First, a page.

A Paris-based media rights group says the deputy editor of a Chinese newspaper has been fired for writing an editorial about Tibet.
Reporters Without Borders says Chang Ping was fired unfairly after writing editorials about Tibetan protests for the Nanfang Dushi Bao (Southern Metropolis Weekly) newspaper.
The group says Chang Ping's removal shows that Chinese media are only allowed to present views that support repression in Tibet.
Chang Ping has been criticized in Internet chatrooms by nationalists, and praised by supporters of free speech.
In an April editorial, Chang asked whether Chinese media would be allowed to discuss the Tibet issue more openly.
Official Chinese media coverage of the Tibetan protests continues to accuse the Dalai Lama and Tibetan exiles of orchestrating separatist protests and violence.
On the day the Dalai Lama's envoys met officials from the Chinese Communist Party's United Front Work Department, Chinese media reported on an exhibit on Tibetan history sponsored by the department. The exhibit purportedly shows Tibet's backward, feudal society under the Dalai Lama and the region's progress after liberation and reform by Chinese Communists.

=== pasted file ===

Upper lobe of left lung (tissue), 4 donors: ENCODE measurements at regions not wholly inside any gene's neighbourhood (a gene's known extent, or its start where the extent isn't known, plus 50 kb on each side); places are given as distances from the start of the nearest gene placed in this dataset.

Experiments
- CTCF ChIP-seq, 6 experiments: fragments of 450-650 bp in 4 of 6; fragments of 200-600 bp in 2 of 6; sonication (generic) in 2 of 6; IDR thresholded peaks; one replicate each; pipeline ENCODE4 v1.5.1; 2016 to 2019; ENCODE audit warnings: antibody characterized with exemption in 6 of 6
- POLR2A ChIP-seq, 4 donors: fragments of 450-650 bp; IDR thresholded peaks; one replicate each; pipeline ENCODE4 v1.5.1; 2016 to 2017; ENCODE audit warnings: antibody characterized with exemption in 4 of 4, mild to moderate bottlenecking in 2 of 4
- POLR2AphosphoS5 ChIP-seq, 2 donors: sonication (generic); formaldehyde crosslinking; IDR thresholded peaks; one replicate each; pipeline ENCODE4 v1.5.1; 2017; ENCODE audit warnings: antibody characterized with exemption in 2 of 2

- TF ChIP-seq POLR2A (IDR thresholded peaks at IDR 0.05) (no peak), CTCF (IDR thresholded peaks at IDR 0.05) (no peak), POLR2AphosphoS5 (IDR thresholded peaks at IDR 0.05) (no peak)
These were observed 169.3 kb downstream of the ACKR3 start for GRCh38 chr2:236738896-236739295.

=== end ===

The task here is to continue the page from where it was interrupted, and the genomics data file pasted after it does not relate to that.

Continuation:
China has blocked foreign journalists from visiting areas of recent Tibetan unrest so that they might confirm conflicting reports from the Chinese government and Tibetan exiles. Two official media tours to Tibetan areas were disrupted by monks who contradicted the Chinese government's claims about the protests.
China says 18 civilians and one policeman died when protests turned violent on March 14. But the Tibetan government-in-exile says Chinese security forces killed more than 200 Tibetan protesters, many of them in Lhasa following the riot.